As intriguing and helpful as these little guys are, they do have some limitations. Wirebugs go on cooldown once used, and you have a set stock available. In the demo that meant I had two by default, raised to three if I found a Wirebug roaming around the map. Managing your available actions and making the most of the new options they provide is going to take some time to fully understand, but it’s an exciting prospect unique to Rise.
The two playable non-tutorial Quests were standard fare. Great Izuchi didn’t offer much of a challenge, though with the default gear available its tail based attacks could be surprisingly potent. It can also continuously support itself by calling lesser Izuchi, though thankfully they go down quick and are more a threat in how they follow up and compliment their leader’s attacks instead of potentially swarming players.
The other hunt, against Mizutsune, is what I imagine most players will play and replay. It puts all three of the monsters I’ve mentioned on the map, though I wasn’t able to incite a World style Turf War despite luring Rathian and Mizutsune together. They did scuffle a bit before one ran off, and it’s possible the feature just didn’t apply to them. There is some further benefit to making them cross paths though, as a new technique in Rise allows you to ride a monster and puppeteer it into attacking others.
This technique, known as Wyvern Riding, is another new Wirebug-based mechanic in Monster Hunter Rise. By attacking with Silkbind techniques enough or using an item/creature called a Puppet Spider, you can climb onto a monster and control them in a limited fashion. This goes much further than mounting or using the Clutch Claw, as you can actually use the monster’s techniques on command and control them more directly. You won’t suddenly “be” the monster and it is on a timer, but it’s an interesting new addition.
With how Monster Hunter handles resistance to things like mounting and toppling (and having put a lot of time on Insect Glaive, which can make those happen more readily) it’ll be interesting to see how Wyvern Riding works in a group setting. Ultimately though, I got to launch a Rathian at a Great Izuchi and watch them crash into each other – moments/combinations like that are what I’m here for.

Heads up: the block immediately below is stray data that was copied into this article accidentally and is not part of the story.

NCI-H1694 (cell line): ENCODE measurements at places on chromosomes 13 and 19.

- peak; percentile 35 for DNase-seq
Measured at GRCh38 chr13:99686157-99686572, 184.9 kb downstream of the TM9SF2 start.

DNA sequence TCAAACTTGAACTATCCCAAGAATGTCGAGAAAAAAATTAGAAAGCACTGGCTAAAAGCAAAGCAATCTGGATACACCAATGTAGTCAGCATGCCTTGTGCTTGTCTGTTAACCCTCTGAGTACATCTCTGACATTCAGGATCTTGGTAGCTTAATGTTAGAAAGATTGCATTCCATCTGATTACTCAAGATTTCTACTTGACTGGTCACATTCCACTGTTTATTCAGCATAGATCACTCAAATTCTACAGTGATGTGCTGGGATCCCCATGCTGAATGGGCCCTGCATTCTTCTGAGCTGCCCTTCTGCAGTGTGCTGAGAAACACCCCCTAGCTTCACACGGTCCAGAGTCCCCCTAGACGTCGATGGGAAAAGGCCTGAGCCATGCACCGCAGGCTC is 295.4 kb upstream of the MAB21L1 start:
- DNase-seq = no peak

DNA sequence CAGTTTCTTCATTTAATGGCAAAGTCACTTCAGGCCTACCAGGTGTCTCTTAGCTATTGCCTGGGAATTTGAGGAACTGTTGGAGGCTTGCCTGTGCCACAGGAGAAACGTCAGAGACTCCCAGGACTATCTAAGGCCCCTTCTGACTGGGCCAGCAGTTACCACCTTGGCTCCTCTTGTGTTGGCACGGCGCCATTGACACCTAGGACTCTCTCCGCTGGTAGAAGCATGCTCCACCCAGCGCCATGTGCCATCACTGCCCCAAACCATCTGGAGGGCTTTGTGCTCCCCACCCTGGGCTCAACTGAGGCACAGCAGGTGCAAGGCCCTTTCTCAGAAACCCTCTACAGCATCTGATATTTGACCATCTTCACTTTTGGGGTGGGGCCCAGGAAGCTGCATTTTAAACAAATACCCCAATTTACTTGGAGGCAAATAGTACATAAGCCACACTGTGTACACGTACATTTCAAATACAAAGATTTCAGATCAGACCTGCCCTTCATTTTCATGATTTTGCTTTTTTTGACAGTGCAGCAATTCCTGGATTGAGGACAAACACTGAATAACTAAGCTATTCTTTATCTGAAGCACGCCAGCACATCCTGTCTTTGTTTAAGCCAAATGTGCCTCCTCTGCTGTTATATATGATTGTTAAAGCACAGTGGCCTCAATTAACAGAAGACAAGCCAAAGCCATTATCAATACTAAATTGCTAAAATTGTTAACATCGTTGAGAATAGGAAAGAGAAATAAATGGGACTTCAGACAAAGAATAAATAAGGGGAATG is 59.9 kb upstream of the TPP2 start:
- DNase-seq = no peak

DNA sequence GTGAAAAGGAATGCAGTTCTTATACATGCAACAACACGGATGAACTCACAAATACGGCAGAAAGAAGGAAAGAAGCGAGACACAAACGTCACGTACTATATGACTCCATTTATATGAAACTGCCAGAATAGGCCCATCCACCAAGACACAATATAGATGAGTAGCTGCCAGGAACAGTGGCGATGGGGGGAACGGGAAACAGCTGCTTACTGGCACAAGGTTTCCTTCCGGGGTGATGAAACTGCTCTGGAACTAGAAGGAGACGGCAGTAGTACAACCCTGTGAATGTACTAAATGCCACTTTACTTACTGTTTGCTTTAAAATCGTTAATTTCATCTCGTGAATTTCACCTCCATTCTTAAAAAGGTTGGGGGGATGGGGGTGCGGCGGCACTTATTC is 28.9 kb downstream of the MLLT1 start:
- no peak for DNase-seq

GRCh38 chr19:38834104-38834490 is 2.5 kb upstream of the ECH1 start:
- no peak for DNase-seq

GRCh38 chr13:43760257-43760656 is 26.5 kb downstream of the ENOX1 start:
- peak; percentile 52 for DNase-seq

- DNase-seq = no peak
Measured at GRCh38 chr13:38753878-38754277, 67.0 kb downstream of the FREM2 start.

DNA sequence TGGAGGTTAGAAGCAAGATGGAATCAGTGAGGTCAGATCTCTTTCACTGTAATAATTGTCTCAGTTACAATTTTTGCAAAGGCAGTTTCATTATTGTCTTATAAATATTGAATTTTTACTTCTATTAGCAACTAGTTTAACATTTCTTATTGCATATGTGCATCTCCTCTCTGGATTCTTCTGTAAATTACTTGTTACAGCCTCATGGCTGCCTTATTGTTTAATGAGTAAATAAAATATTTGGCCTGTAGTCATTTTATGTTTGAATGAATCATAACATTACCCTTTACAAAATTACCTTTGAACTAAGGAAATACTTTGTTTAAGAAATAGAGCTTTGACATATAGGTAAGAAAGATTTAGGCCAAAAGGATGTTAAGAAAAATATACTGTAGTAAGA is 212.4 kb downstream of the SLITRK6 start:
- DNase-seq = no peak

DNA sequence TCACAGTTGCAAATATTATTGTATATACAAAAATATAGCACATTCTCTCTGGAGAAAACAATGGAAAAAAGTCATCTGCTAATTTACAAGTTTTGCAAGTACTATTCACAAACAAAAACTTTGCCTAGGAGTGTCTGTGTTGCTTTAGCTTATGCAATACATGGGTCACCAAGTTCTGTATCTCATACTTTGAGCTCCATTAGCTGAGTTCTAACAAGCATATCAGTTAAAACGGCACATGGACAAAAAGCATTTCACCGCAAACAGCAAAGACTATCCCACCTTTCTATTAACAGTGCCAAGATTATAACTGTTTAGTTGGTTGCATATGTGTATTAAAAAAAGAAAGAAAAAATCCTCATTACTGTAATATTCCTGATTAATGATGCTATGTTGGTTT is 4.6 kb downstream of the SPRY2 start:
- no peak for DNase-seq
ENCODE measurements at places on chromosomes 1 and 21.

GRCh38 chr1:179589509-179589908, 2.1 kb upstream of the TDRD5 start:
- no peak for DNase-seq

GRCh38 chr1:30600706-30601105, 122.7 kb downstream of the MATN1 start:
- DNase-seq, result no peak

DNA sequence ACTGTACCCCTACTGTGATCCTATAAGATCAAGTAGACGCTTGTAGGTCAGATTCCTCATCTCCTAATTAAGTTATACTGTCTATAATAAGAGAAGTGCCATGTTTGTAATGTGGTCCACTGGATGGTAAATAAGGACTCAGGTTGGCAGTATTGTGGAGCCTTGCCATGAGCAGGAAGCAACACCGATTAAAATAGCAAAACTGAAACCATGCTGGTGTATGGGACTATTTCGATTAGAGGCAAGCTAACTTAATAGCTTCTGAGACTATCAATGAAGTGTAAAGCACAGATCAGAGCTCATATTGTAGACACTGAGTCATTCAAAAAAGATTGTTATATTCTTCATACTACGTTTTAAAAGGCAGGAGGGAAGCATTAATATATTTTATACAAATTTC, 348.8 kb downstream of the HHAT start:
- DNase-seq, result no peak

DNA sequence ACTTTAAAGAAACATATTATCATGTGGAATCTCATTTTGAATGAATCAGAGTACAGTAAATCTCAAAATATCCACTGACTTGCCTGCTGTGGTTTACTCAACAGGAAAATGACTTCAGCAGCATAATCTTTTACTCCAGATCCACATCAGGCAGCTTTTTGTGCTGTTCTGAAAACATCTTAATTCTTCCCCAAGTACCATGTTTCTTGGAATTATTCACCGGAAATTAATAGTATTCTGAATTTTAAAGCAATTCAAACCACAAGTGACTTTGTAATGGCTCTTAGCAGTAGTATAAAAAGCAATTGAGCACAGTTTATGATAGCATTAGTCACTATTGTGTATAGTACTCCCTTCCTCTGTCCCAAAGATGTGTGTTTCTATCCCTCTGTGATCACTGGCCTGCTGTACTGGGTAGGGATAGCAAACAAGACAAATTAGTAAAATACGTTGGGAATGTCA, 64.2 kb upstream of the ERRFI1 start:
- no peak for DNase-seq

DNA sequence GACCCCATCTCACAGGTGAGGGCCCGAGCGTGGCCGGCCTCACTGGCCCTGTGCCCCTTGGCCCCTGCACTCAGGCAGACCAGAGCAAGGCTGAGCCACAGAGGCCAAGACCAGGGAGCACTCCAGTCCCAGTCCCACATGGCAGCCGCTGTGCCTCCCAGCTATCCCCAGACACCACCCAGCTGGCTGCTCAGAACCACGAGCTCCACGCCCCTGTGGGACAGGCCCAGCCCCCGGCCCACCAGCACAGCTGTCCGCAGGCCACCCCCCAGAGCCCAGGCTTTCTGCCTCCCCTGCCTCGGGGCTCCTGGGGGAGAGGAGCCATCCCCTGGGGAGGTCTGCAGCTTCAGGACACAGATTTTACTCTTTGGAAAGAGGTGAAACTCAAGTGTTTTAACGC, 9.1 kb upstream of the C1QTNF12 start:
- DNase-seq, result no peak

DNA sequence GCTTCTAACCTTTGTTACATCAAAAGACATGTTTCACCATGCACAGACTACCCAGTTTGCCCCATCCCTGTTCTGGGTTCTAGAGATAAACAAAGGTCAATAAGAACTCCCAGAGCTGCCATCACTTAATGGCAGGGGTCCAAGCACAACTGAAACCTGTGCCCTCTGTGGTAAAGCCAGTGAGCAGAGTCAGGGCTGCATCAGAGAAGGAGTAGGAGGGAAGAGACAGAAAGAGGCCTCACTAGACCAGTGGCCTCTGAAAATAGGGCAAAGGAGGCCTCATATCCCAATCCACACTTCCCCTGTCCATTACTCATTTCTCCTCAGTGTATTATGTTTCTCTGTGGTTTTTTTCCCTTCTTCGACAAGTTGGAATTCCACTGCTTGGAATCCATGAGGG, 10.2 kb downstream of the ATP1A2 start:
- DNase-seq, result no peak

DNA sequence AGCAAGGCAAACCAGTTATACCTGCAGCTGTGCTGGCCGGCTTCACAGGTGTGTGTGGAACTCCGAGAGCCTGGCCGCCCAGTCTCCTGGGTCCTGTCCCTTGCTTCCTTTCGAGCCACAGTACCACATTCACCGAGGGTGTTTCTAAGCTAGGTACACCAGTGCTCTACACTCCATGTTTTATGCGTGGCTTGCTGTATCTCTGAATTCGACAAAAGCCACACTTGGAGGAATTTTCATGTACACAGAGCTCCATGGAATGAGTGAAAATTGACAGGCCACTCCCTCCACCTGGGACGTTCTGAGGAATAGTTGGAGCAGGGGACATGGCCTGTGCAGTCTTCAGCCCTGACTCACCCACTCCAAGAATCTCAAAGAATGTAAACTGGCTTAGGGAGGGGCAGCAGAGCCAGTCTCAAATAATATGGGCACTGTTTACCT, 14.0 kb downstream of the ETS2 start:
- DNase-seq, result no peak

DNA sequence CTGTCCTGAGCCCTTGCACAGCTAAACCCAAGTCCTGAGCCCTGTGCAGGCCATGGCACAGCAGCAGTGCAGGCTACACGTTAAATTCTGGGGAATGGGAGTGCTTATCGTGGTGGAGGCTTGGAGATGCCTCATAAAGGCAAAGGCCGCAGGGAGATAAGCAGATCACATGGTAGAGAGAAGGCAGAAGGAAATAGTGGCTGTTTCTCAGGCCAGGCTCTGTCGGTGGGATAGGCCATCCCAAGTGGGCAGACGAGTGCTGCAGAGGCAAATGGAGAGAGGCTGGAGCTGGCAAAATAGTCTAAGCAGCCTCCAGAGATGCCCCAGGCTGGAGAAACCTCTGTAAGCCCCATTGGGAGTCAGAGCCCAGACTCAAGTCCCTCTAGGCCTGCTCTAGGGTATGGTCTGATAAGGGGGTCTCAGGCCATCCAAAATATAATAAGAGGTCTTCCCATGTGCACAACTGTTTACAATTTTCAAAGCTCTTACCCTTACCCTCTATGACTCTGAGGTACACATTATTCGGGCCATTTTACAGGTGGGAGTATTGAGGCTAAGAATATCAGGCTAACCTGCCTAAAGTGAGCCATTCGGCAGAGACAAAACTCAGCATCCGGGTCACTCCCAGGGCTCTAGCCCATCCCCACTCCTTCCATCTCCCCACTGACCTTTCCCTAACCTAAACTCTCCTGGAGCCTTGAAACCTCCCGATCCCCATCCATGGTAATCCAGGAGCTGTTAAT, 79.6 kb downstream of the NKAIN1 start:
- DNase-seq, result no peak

Outside of Quests, I’m enjoying Rise’s aesthetic. Entries for monsters and other lifeforms in your in-game notes and loading screens will no doubt bring Okami’s artstyle to the mind of most video game fans, and this traditional style meshes well with the Japanese theme that’s apparent in the game’s design. One thing that caught me off guard is the voiced lines for hunters now. Yes, your character will now throw out quips and warnings that feel a little bit…off. Maybe it’s the delivery or just not being used to it in the series, but hearing my hunter call a completed Quest “Easy-peasy!” was a little surreal.
The Quest NPC I spoke with had a very ‘radical’ way of speaking too that might fit Monster Hunter to an extent but didn’t quite fit with everything Rise has shown me. These aspects can be avoided (by skipping through dialogue and changing voice options) but maybe they’ll grow on me.
These are but my earliest thoughts on Monster Hunter Rise, and I’m excited to keep trying the demo both on my own and with others. Every weapon is available (though only with a single loadout each) and with how many ways you can approach a hunt there’s plenty of replayability in this download within its 30 available plays/limited availability window.
Anyone even remotely curious should give it a try and make their own judgements, but for now I’m comfortable saying the demo has me eager for more of this latest Monster Hunter. Rise may lose some of World’s bigger ideas and polish, but it makes up for them with its own identity and new gameplay mechanics. Don’t mistake this for a downgrade or concession, as this still feels like a promising continuation of the series in its own right.